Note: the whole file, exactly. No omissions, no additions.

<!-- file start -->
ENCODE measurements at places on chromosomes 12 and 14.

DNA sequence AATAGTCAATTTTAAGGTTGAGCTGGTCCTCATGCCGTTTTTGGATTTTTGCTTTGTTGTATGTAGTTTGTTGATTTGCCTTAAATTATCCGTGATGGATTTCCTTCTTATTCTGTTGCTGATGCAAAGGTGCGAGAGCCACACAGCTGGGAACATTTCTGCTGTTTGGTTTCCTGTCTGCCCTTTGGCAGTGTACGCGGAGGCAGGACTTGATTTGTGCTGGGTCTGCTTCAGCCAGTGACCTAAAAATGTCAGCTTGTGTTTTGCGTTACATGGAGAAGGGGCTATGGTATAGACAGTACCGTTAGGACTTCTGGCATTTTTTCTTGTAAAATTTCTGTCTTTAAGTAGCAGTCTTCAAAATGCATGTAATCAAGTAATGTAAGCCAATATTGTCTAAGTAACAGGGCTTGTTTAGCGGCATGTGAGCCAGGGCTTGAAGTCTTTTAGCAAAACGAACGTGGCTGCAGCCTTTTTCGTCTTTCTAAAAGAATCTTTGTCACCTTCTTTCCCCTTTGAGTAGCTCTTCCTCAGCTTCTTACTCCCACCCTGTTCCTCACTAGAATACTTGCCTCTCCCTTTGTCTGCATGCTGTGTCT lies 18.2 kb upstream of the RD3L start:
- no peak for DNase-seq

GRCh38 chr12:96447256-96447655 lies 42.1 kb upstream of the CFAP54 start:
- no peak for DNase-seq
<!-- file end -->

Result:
ENCODE measurements at places on chromosomes 12 and 14.

DNA sequence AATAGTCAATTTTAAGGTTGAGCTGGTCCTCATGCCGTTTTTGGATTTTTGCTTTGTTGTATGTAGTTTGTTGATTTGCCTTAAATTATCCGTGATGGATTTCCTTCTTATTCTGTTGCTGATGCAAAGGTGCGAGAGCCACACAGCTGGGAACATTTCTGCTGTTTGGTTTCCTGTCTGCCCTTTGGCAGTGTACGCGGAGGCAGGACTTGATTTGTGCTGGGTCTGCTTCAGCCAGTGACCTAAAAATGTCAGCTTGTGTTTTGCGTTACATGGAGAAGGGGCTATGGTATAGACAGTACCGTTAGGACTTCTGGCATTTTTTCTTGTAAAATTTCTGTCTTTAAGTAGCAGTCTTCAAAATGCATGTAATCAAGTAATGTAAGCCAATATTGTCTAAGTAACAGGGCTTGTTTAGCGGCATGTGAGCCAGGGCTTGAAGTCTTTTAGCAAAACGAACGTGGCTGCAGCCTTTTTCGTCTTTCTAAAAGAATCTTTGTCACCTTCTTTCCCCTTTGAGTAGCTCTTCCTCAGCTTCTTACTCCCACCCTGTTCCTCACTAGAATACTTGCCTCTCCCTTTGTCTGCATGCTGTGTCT lies 18.2 kb upstream of the RD3L start:
- no peak for DNase-seq

GRCh38 chr12:96447256-96447655 lies 42.1 kb upstream of the CFAP54 start:
- no peak for DNase-seq